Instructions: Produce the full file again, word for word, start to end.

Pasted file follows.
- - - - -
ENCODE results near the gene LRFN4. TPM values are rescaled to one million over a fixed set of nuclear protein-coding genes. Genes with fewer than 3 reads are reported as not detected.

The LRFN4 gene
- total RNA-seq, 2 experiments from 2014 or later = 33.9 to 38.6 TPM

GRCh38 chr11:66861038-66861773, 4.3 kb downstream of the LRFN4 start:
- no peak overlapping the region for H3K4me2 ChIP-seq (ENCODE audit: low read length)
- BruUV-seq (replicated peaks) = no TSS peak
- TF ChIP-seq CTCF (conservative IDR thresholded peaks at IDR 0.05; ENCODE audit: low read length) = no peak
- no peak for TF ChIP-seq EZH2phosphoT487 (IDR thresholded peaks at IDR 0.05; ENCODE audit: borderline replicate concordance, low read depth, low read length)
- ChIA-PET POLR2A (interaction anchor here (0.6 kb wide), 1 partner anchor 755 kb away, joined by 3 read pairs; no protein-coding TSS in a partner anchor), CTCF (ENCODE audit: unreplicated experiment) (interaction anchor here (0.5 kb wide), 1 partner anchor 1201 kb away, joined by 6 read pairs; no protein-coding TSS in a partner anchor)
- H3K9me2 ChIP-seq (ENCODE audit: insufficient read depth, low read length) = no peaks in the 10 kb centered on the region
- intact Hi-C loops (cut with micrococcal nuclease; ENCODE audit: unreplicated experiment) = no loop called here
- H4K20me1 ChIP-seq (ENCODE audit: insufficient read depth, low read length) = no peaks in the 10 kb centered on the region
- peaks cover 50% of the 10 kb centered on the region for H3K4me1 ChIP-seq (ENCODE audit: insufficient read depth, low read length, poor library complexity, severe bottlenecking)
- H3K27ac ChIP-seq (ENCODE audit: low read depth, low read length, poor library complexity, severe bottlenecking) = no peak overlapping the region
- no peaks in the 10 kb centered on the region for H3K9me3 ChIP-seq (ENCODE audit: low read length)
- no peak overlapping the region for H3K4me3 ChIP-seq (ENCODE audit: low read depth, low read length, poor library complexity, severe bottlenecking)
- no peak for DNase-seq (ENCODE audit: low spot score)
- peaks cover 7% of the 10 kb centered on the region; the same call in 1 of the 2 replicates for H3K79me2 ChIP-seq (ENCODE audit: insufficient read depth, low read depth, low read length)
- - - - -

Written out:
ENCODE results near the gene LRFN4. TPM values are rescaled to one million over a fixed set of nuclear protein-coding genes. Genes with fewer than 3 reads are reported as not detected.

The LRFN4 gene
- total RNA-seq, 2 experiments from 2014 or later = 33.9 to 38.6 TPM

GRCh38 chr11:66861038-66861773, 4.3 kb downstream of the LRFN4 start:
- no peak overlapping the region for H3K4me2 ChIP-seq (ENCODE audit: low read length)
- BruUV-seq (replicated peaks) = no TSS peak
- TF ChIP-seq CTCF (conservative IDR thresholded peaks at IDR 0.05; ENCODE audit: low read length) = no peak
- no peak for TF ChIP-seq EZH2phosphoT487 (IDR thresholded peaks at IDR 0.05; ENCODE audit: borderline replicate concordance, low read depth, low read length)
- ChIA-PET POLR2A (interaction anchor here (0.6 kb wide), 1 partner anchor 755 kb away, joined by 3 read pairs; no protein-coding TSS in a partner anchor), CTCF (ENCODE audit: unreplicated experiment) (interaction anchor here (0.5 kb wide), 1 partner anchor 1201 kb away, joined by 6 read pairs; no protein-coding TSS in a partner anchor)
- H3K9me2 ChIP-seq (ENCODE audit: insufficient read depth, low read length) = no peaks in the 10 kb centered on the region
- intact Hi-C loops (cut with micrococcal nuclease; ENCODE audit: unreplicated experiment) = no loop called here
- H4K20me1 ChIP-seq (ENCODE audit: insufficient read depth, low read length) = no peaks in the 10 kb centered on the region
- peaks cover 50% of the 10 kb centered on the region for H3K4me1 ChIP-seq (ENCODE audit: insufficient read depth, low read length, poor library complexity, severe bottlenecking)
- H3K27ac ChIP-seq (ENCODE audit: low read depth, low read length, poor library complexity, severe bottlenecking) = no peak overlapping the region
- no peaks in the 10 kb centered on the region for H3K9me3 ChIP-seq (ENCODE audit: low read length)
- no peak overlapping the region for H3K4me3 ChIP-seq (ENCODE audit: low read depth, low read length, poor library complexity, severe bottlenecking)
- no peak for DNase-seq (ENCODE audit: low spot score)
- peaks cover 7% of the 10 kb centered on the region; the same call in 1 of the 2 replicates for H3K79me2 ChIP-seq (ENCODE audit: insufficient read depth, low read depth, low read length)